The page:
"Making Your First Contribution To Open-Source" Irish Hackerspaces Week 2011

A CG character in front of a laptop thinking of various open-source projects

I gave my presentation on "making your first open-source contribution" in Tog yesterday evening and I think it went down well; I enjoyed delivering the talk and received positive comments about it afterwards -- although I do need to speak louder. I'm enjoying lightning talks! Now, what to speak about next... :)

The slides are available on Slideshare (or PDF). I also gave a hand-out to give people a chance to check out the links afterwards.

- - -

On another note I think an evening of lightning talks was generally well received, and there is some motivation to run another similar event in 2 months. I'd love to have this be a regular thing. We need to be more strict on time-keeping though; surprisingly it seems people tend to feel bad for not speaking long enough, so they start just talking about random stuff or opening web links of cool things to show off... and interesting or not it feels like it's dragging on, particularly when one knows there's 3 or 4 more talks to go after.

I also got feedback from first time visitors that starting late "because people will be late anyway" makes it very sucky for people who don't know anyone yet, and also less likely that there'll be time to stick around after the talks to chat with the speakers and other attendees. I think we should start right on time next time (and to be fair, the 2 or 3 people who arrived between 7:00pm (announced time) and 7:30pm (actual starting time) were members... Not worth waiting for!!). It'd be nice to start on time and then encourage people to stay with drinks and cookies, or otherwise we need to find a social butterfly that is good at integrating people. :-)

Writing this down now, so that I can remember it in 2 months. Any other comments on the evening from people who were there, or general suggestions and tips on organising lightning talks?

(Irish Hackerspaces Week isn't over yet! Check out our other events.)

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Desktop Summit 2011 - Back!

The Desktop Summit is finished for me, though it continues on with workshop and BoFs.

Berlin's weather is pretty much like Dublin's with regard to the sky colour and rain status; though maybe with a few more degrees :) I quite enjoyed the conference, very happy to meet again the friends I made last year as well as meeting up with new interesting people (btw, if you asked about my card, it was made at moo.com: get yours now!!). It was also great to meet a couple of cool people whose activities I follow online, though I'd like to find a way to introduce myself to someone I know who doesn't know me in a perhaps less creepy way :o) (Sorry people, it was still a pleasure!)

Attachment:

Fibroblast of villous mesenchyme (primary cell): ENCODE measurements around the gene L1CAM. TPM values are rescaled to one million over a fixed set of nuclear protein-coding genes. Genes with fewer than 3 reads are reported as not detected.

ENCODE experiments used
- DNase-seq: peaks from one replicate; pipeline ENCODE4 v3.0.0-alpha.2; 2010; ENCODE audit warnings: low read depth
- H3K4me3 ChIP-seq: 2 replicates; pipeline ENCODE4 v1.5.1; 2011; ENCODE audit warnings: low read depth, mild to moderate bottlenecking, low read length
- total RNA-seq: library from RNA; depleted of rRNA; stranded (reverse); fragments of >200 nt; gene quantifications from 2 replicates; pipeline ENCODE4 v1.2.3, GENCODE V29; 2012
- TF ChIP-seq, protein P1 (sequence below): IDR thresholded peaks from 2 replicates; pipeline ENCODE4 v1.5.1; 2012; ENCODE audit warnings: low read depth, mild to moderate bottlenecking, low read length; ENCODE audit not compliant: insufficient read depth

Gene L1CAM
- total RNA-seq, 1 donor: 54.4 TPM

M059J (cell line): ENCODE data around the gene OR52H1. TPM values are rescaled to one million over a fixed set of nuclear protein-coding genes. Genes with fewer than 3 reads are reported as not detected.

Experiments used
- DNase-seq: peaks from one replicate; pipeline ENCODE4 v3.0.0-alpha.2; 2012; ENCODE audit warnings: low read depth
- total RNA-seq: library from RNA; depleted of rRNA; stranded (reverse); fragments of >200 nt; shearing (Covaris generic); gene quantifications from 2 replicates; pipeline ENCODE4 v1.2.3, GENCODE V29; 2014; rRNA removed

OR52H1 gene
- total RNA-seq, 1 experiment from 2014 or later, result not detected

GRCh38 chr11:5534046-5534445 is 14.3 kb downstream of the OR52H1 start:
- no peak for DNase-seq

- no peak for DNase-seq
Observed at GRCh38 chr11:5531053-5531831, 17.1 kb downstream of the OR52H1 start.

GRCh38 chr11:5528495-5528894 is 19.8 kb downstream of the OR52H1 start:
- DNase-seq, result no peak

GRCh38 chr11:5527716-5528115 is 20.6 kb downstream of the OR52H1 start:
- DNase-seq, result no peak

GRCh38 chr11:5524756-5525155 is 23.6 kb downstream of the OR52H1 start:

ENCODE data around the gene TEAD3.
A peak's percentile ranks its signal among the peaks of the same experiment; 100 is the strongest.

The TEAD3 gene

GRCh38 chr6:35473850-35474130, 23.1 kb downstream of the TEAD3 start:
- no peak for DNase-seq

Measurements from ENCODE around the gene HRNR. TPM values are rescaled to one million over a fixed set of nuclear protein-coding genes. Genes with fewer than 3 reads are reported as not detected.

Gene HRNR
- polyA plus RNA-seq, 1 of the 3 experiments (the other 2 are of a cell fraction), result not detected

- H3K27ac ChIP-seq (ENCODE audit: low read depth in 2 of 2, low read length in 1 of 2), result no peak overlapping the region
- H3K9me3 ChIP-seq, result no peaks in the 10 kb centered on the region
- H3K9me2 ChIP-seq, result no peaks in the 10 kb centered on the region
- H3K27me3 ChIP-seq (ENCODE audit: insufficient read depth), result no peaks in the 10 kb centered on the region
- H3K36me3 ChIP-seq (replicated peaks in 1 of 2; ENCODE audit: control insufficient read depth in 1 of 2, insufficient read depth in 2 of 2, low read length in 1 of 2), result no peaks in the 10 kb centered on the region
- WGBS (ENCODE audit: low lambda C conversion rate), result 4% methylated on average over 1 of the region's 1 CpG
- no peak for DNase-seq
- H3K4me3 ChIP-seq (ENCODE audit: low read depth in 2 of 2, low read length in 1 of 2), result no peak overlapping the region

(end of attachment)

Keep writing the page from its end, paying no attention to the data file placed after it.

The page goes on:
I found less elation in the technical talks this year than last, perhaps because it's difficult to beat the excitement of seeing Gnome 3 work for the first time, pre-release. The ones I attended were still interesting and hinted at all the solid work that is going on currently, and I really enjoyed the many discussions on outreach, collaboration between the projects and within projects, and all that goodness. The Gnome State of the Union talk was a hoot, and one of the highlights for me was when they showed a list of quotes from unhappy users, like "if they treat their users like idiots, they should expect idiots as users" (or something like this), etc., as we're seeing online at the moment. It turned out these quotes were about the Gnome 2.0 release, and this makes me hopeful once the dust settles down, people will look at Gnome 3 with less of a knee-jerk reaction (and might still decide it's not for them, of course).

I will try to put together my notes into a few posts, though I can guarantee I won't have the time to be as thorough (or long-winded, depending on the point of view!) as in my notes for EuroPython unless I get the flu or something.

Many thanks to the organisers for putting together the conference and parties, I had a great time -- s'y'all next year!

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Desktop Summit 2011

I'm going to the Desktop Summit 2011

Tomorrow morning at ass o'clock, I fly to Berlin to attend the Desktop Summit \o/ The talk schedule looks fantastic and I'm really looking forward to it, and to meeting again the friendly people from last year as well as new friendly faces.

Woohoo! See you there!

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GUADEC: Inside the Banshee Awesome Factory

Eek! Looking through my old drafts I can't believe I forgot to post this. I was waiting for the LWN link to become available to all -- but I guess it's never too late to share the awesome.

Article: GUADEC: Banshee project reaches out for contributors (LWN)

This is the summary of a very good talk, "Inside the Banshee Awesome Factory" from last GUADEC, describing a number of things that the Banshee project does to attract, welcome and nurture new contributors. For instance, they make sure to make plugin development fun, by automating away the boilerplate code -- kinda similar to starting a new project in Django (I wonder if that's something Sugar could use, to create new Activities...) Every contribution is equally appreciated, including the "typo" fixes that many people would start with. They're not afraid to welcome people with little programming knowledge, and walk them through how easy it is to fix a bug or add a new feature. I suspect this works fantastically to also attract good people who are not overly confident in their skills. The speaker wasn't scared to live-demo how easy it is to add a new feature, particularly if it's similar to something existing -- actually he was a very good speaker, if you have the time you might want to catch the video of the talk itself (day 3, Paris room, 10:15-11:00).